News Column

OTT apps could impact low-income users

July 14, 2014

Bonnie Tubbs

MTN and Vodacom's terms and conditions reserve the right to charge special rates for VOIP traffic.

Significant uptake of over-the-top (OTT) voice services could lead to steeper call rates, negatively impacting lower income consumers who do not own smartphones, says Vodacom.

The operator SA's largest by customer numbers says while OTT services "are not having a material impact on revenues at this stage", if significant user volumes move to OTT routes and normal voice volumes decline, this could change and lead to escalated prices.

Vodacom spokesperson Richard Boorman explains that, because the cost of providing voice services would be divided by fewer calls if increasing numbers migrated to mobile voice over IP (VOIP) services like Viber, Skype and BBM Voice for example mobile termination rates could need to be hiked.

"This, in turn, it could be argued, would mean that lower income consumers who don't have smartphones are negatively impacted."

Boorman was responding to recent news that Jamaica's operators, Digicel and Lime, have started blocking VOIP-based OTT apps. Digicel said in a statement last week that it viewed unlicensed telecoms providers' use of its network to deliver services as "illegal bypass activity".

Cellular News ( cites Digicel CEO Barry O'Brien as saying OTT apps like WhatsApp and Skype erode voice and text revenues an issue unique to the telecoms industry.

Boorman says there is definitely an argument to be made that OTT players are effectively offering a mobile service without being licensed. Asked whether Vodacom was in discussions around OTT apps and how to mitigate the effect their use may have on its revenues, he says the company is "keeping an eye on developments in this area".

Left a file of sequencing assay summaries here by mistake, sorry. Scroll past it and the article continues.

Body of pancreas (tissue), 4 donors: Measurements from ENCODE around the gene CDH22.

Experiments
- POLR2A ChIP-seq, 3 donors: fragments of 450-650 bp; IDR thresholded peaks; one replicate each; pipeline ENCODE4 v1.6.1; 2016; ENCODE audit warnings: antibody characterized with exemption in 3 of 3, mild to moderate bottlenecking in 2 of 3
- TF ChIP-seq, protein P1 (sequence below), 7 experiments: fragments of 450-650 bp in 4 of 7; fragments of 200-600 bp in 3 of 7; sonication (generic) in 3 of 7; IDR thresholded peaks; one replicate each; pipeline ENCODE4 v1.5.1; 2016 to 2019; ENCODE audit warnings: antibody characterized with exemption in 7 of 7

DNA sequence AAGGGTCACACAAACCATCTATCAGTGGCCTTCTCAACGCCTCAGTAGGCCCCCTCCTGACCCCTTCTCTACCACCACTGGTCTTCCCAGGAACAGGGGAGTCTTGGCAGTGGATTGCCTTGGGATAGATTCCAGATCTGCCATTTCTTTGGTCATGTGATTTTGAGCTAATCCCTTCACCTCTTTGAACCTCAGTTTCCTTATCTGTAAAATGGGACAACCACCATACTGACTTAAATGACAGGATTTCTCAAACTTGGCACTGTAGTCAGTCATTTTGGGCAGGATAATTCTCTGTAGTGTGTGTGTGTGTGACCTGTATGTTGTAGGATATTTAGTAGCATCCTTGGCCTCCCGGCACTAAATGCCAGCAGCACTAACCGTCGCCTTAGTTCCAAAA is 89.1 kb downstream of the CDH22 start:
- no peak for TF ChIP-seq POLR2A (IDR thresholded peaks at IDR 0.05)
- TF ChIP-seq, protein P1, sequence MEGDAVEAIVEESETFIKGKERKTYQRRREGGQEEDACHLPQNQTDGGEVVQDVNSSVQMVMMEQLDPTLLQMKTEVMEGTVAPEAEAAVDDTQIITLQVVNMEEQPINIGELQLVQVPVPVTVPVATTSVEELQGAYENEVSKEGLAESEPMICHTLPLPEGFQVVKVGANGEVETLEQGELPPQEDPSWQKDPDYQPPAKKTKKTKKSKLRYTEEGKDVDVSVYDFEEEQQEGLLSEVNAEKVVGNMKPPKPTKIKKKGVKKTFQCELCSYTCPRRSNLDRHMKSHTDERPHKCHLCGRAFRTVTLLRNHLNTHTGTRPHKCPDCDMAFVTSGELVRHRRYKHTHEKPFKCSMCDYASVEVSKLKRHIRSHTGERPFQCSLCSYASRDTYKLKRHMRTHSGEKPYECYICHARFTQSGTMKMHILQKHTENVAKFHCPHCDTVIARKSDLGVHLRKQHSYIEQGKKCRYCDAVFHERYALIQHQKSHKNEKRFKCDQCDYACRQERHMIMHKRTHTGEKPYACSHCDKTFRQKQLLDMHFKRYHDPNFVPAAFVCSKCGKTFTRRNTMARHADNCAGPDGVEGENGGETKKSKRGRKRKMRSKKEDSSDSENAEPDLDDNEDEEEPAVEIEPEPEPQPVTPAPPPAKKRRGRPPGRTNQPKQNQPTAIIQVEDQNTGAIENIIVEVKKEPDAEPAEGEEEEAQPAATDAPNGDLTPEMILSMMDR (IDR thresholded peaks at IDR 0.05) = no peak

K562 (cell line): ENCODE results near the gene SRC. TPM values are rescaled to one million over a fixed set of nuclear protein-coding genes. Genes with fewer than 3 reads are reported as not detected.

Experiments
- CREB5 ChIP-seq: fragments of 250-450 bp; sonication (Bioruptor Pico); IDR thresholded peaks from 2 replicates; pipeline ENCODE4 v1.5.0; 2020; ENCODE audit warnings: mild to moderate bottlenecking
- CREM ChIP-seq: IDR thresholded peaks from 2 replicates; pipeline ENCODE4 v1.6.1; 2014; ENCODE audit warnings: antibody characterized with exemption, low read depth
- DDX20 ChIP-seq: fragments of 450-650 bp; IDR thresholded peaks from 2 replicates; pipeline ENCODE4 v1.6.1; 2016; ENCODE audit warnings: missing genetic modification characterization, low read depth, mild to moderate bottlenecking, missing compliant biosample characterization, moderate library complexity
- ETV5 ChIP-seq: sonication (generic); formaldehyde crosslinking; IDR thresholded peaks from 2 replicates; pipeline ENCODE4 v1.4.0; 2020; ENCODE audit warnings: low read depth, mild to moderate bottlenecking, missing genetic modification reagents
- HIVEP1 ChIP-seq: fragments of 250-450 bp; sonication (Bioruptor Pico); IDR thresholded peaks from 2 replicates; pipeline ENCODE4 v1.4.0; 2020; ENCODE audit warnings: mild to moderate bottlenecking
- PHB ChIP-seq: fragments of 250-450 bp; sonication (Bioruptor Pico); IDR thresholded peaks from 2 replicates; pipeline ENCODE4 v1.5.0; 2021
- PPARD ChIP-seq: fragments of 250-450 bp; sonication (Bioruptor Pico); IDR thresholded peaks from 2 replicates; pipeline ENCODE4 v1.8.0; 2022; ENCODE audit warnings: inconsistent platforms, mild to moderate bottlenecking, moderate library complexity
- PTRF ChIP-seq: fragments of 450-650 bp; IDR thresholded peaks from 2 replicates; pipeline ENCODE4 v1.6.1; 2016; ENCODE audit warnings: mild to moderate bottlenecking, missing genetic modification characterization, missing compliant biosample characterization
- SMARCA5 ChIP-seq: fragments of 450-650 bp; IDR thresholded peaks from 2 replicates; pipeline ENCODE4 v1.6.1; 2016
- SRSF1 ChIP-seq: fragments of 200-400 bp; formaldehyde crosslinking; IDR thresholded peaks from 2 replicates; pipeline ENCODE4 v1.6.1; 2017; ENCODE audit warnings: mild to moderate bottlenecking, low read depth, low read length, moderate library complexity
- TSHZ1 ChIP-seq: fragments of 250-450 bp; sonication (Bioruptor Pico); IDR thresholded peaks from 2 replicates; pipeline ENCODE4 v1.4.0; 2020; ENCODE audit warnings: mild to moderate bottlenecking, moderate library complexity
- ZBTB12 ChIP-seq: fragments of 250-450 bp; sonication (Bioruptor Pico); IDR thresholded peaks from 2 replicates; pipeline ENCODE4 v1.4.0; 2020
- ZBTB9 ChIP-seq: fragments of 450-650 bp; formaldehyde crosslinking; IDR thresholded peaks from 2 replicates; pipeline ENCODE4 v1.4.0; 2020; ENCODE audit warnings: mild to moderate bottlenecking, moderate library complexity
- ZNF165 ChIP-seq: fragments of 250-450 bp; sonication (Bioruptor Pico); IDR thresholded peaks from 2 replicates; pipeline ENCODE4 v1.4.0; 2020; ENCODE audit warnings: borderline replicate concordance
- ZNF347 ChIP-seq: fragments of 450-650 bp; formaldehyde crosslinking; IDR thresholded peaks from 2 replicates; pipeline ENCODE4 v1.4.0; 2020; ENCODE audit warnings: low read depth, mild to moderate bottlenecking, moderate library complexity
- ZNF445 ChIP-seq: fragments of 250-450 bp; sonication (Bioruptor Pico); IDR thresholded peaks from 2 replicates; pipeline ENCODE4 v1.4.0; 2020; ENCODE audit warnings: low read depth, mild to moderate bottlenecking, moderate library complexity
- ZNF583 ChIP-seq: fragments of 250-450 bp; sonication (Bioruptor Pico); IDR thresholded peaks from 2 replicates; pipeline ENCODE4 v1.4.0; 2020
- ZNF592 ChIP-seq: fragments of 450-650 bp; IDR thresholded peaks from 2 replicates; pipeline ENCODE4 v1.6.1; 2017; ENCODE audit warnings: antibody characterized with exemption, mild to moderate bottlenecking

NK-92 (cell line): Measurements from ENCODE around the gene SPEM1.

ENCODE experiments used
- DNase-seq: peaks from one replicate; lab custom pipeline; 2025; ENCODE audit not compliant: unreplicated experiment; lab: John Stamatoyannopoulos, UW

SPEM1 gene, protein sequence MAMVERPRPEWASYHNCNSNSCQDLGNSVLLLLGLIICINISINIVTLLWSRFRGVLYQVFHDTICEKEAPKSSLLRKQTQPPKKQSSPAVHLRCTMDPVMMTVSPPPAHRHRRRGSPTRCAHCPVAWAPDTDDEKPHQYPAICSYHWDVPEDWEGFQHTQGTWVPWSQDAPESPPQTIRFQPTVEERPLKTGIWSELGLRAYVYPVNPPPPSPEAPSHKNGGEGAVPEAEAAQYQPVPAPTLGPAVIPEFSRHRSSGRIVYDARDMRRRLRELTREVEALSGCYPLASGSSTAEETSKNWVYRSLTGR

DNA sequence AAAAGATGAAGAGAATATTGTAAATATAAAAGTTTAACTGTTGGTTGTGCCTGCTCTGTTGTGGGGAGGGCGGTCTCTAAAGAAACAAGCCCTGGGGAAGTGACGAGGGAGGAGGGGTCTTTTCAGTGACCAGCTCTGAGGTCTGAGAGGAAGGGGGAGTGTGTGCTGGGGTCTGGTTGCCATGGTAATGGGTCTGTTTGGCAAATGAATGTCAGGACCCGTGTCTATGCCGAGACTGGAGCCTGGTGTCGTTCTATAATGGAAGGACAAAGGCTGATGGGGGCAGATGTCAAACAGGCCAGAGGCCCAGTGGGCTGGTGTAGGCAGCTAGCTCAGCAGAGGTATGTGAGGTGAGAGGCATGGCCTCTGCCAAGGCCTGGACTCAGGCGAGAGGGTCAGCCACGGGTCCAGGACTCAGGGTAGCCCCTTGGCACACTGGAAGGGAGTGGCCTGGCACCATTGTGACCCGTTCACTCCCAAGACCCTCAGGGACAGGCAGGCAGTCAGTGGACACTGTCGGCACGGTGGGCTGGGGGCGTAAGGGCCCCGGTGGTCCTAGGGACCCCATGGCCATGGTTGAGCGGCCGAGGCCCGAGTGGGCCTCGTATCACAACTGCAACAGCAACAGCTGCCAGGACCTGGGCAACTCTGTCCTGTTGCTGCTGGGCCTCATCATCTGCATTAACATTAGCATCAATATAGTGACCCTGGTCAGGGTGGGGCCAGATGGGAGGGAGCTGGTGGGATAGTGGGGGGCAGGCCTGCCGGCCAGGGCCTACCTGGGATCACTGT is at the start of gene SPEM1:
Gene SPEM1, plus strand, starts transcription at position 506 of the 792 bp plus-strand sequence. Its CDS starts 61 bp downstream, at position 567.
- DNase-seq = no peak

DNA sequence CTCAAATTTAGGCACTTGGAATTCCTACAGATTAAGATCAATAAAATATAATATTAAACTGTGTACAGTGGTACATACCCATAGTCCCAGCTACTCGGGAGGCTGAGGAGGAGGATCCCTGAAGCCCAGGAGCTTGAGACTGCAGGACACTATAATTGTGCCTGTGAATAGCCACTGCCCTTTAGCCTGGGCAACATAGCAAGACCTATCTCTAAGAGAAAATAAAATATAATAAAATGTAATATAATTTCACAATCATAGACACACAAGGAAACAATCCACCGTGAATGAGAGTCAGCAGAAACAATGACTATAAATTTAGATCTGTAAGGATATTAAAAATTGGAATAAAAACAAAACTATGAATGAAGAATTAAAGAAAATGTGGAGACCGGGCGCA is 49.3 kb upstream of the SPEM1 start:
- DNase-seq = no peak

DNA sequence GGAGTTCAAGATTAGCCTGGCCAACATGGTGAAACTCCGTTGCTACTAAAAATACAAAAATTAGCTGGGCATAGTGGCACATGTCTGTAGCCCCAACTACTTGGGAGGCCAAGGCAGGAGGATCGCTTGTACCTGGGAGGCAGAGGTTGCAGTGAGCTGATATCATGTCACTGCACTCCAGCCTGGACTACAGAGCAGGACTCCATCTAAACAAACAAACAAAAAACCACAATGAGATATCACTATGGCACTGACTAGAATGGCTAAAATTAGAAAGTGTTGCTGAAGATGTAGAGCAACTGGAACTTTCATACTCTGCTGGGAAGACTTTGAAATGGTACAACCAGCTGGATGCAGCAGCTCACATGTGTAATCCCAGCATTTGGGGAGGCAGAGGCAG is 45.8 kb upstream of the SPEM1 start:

Mike Fairon, GM of products and solutions at MTN, says the company embraces OTT players and has only blocked services on its network as part of certain fair use policies within specific product terms and conditions, like BlackBerry Internet Services.

October 2006 (../index.php?option=com_content&view=article&id=118231), controversy erupted around MTN and Vodacom's moves to charge premium rates for use of VOIP services. At the time, MTN said it had filed with the regulator for a tariff of R25 per MB for VOIP. The operator said it had the right to either block VOIP or charge the R25 per MB tariff.

Goldstuck notes that because of the "negative public relations" the move led to, neither operator pursued the option of premium-rating VOIP although, to this day, their terms and conditions allow them to either throttle or charge more for the service.

"None of the operators are doing it as far as I know, but they are permitted to limit or throttle different services and charge differential rates but they have to disclose it."

This morning, Fairon said MTN welcomed the healthy competition OTT apps bring into the market. "MTN doesn't underestimate the impact of OTT players."

For more stories covering the world of technology, please see HispanicBusiness' Tech Channel

Source: ITWeb

Story Tools Facebook Linkedin Twitter RSS Feed Email Alerts & Newsletters